May 4, 2011 in City
County raises building-height restrictions
County commissioners quickly adopted a building-height increase Tuesday that they hope will bring a large distribution center to the West Plains.
Later in the day, commissioners received an unrelated offer for 23.9 acres of county-owned light industrial land near the corner of McFarlane and Craig roads.
Raising the height limit in light industrial zones from 40 to 60 feet opens the door for the distribution center, which commissioners have been told would employ 100 to 200 blue- and white-collar workers. It would need about 48 feet of height for automatic storage and retrieval equipment.
Fairchild Air Force Base, Spokane International Airport and the Washington Pilots Association said the height increase wouldn’t be harmful if federal flight-path restrictions are enforced.
The height increase also is limited by an airport “overlay zone.”
Commission Chairman Al French and other county officials met with representatives of that company in a private meeting Tuesday morning.
“We gave them some information so they can make a decision,” French said. “What they decide to do we anxiously await.”
He didn’t elaborate on the discussion.
The distribution center is the largest of several enterprises considering West Plains real estate. Others include a smaller distribution center and an “energy conversion” plant that have been looking at surplus land the county acquired for its Geiger Spur Railroad project.
Another company surfaced last week with an offer for some of the county land, near a proposed railroad transloader site.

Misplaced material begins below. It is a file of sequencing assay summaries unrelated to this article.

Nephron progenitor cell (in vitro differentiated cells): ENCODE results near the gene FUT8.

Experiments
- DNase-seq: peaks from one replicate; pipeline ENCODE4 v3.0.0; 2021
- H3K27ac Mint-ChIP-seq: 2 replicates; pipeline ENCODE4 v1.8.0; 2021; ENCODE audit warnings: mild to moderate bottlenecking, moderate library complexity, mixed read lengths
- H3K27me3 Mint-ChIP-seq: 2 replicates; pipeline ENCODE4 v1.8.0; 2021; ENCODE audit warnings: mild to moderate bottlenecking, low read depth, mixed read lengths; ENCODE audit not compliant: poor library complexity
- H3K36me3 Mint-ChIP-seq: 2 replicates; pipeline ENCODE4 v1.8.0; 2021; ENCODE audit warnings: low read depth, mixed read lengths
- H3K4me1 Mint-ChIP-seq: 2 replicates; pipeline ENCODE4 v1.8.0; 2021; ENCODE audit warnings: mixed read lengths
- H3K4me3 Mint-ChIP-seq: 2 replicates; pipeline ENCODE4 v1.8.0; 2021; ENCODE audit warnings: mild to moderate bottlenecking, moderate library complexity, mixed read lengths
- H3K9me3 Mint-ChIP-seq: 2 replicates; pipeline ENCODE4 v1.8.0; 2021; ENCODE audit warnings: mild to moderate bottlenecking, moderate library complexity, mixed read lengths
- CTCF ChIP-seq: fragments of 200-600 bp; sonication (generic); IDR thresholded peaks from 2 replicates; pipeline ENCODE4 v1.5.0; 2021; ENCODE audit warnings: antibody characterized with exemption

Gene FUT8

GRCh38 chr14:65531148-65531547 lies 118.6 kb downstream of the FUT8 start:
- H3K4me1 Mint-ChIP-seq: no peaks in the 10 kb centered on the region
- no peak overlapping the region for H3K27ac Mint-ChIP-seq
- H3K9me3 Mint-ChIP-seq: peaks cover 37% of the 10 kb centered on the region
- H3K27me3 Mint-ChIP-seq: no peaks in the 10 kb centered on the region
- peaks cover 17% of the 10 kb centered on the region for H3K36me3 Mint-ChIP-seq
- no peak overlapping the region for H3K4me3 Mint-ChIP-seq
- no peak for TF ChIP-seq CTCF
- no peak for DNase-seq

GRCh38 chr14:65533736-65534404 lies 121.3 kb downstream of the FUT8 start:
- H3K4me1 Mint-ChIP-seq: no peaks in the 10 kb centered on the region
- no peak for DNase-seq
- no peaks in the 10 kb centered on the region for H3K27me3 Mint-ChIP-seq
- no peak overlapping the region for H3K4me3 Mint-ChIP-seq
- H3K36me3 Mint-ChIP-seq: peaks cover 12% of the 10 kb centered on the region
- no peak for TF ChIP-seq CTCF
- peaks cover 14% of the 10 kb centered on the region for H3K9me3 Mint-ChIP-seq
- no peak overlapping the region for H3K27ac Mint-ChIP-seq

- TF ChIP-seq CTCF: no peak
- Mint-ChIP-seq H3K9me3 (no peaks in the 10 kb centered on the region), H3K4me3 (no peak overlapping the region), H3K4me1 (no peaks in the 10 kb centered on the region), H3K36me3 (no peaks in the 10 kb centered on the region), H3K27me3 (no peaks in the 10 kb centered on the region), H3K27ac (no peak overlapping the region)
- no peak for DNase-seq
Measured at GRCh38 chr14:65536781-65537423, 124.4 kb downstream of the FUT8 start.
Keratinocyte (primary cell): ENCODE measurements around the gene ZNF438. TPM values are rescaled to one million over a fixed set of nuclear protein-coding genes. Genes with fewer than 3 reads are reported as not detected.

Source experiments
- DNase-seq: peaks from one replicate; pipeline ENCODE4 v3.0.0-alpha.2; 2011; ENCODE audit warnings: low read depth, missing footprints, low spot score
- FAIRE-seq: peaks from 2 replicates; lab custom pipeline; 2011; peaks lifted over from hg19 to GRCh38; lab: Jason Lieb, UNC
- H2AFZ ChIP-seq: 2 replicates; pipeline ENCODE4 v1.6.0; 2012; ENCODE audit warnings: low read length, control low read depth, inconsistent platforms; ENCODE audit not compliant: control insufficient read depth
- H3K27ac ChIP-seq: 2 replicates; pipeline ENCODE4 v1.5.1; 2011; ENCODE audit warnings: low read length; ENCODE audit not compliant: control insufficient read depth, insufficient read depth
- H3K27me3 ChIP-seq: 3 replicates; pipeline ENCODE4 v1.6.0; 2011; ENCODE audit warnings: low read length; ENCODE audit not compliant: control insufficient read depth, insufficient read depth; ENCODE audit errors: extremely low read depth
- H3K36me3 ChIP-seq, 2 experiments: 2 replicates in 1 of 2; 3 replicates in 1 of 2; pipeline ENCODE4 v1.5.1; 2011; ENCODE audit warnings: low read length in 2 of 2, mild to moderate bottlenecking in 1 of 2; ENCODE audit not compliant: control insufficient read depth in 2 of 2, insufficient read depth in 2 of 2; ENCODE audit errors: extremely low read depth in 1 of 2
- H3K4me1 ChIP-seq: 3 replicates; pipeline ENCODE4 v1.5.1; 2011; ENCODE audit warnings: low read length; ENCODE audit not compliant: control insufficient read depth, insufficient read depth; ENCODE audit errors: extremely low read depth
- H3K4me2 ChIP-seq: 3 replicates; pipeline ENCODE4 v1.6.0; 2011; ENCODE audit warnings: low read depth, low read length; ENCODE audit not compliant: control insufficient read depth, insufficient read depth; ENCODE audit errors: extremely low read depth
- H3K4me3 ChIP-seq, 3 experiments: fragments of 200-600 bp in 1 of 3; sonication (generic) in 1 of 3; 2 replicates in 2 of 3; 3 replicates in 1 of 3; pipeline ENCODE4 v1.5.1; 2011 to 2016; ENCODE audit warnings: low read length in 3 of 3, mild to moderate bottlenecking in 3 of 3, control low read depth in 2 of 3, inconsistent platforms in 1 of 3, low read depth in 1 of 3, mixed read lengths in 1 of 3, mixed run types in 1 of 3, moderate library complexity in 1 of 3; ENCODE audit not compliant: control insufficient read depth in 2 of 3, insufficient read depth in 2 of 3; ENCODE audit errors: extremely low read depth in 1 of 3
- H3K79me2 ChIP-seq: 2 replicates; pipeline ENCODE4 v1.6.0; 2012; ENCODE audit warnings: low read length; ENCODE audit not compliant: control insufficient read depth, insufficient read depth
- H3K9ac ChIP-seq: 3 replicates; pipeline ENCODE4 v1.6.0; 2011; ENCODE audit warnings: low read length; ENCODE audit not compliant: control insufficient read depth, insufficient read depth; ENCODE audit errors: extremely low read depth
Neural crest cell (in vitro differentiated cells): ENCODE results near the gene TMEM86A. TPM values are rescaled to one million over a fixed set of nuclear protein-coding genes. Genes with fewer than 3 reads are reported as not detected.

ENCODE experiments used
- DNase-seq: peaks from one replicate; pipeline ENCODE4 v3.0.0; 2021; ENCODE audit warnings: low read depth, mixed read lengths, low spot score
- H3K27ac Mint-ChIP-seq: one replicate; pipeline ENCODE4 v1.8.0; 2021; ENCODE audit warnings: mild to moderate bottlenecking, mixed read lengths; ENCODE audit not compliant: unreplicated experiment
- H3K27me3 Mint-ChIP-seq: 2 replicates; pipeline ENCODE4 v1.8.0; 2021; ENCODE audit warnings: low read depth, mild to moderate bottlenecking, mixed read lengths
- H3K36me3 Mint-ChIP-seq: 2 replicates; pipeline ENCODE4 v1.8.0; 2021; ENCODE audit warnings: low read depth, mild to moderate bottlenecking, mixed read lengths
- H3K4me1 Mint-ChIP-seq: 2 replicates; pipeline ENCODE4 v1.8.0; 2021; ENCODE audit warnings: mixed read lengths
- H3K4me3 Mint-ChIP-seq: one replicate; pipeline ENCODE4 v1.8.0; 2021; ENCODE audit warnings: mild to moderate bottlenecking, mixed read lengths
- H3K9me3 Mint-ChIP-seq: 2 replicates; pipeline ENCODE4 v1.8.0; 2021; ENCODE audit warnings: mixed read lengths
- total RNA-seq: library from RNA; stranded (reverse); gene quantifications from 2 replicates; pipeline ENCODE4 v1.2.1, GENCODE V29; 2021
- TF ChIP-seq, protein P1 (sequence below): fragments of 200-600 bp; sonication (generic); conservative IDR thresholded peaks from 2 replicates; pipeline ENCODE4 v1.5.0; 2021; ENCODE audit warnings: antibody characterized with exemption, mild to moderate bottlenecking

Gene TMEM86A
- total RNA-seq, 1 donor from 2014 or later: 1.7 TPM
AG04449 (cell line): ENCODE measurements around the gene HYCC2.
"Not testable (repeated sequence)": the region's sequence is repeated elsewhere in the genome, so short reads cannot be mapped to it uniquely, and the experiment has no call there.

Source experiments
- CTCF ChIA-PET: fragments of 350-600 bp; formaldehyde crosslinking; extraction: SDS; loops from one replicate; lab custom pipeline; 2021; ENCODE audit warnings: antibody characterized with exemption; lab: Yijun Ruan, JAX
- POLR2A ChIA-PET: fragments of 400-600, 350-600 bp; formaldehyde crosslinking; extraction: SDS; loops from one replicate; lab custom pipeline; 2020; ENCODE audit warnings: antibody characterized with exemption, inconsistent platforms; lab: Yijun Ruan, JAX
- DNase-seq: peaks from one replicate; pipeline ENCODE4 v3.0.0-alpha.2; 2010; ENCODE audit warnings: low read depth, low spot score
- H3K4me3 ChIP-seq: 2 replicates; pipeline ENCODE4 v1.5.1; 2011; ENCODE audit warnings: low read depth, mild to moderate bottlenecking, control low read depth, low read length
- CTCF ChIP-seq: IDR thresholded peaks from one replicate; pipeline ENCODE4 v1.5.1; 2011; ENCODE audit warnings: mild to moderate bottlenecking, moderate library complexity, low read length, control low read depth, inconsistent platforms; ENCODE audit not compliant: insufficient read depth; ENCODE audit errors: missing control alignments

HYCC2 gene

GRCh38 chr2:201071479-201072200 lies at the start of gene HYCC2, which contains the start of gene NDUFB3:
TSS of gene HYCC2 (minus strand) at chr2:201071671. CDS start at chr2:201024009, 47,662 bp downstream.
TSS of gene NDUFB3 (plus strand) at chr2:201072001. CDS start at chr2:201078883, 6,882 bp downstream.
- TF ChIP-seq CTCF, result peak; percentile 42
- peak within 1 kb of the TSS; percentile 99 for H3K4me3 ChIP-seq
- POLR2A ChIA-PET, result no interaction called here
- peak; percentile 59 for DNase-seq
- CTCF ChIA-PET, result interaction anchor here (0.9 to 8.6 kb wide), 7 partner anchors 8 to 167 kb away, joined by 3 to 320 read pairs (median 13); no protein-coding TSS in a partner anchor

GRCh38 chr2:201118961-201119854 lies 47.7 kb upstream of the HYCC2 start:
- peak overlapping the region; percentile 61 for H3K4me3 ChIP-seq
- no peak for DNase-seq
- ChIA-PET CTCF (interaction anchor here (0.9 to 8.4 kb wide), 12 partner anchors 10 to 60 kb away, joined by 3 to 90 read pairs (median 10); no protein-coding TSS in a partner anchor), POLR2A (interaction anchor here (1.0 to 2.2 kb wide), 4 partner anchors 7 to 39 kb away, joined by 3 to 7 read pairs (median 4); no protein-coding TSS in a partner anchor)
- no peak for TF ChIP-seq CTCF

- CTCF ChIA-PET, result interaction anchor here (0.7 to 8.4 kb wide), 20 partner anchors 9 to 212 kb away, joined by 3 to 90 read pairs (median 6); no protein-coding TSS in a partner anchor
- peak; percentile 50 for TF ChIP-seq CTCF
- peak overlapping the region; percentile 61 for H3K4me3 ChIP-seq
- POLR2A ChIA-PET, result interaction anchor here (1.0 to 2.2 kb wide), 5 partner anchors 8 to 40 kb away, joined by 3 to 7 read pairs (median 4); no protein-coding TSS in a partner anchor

“We’ve got fish in the pond and a hook in the water,” French said. “We’ve got to land one of them.”
The offer, through the Byrd Real Estate Group, was presented Tuesday afternoon by the county’s listing agents, Mark McLees and Jon Jeffreys, of the NAI Black commercial real estate firm.
McLees and Jeffreys said they weren’t at liberty to name the potential buyer or discuss the proposed land use.
The company offered 15 cents per square foot – about $6,535 an acre – for a total of $156,386. The asking price was 21 cents per square foot, or $9,147.60 per acre.
Commissioners decided they needed more information before they could consider the offer, which would require the county to bring sewer and water service to the site.
A preliminary report indicated Spokane could provide water from a nearby 36-inch transmission main that runs to Fairchild Air Force Base, but the county would have to guarantee use of at least 1 million gallons a month.
Commissioners wanted to know the reason for that requirement, which the potential buyer probably couldn’t satisfy. They directed their staff to look for alternatives and bring them a cost estimate.